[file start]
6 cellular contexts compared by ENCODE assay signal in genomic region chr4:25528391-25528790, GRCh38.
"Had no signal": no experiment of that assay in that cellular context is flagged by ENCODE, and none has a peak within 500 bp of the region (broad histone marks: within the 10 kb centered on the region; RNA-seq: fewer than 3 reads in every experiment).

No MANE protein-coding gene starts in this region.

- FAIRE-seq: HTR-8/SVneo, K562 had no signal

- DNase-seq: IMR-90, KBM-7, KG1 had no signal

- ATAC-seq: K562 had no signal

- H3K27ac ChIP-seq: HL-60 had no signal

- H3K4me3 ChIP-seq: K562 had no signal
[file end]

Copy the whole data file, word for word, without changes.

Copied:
6 cellular contexts compared by ENCODE assay signal in genomic region chr4:25528391-25528790, GRCh38.
"Had no signal": no experiment of that assay in that cellular context is flagged by ENCODE, and none has a peak within 500 bp of the region (broad histone marks: within the 10 kb centered on the region; RNA-seq: fewer than 3 reads in every experiment).

No MANE protein-coding gene starts in this region.

- FAIRE-seq: HTR-8/SVneo, K562 had no signal

- DNase-seq: IMR-90, KBM-7, KG1 had no signal

- ATAC-seq: K562 had no signal

- H3K27ac ChIP-seq: HL-60 had no signal

- H3K4me3 ChIP-seq: K562 had no signal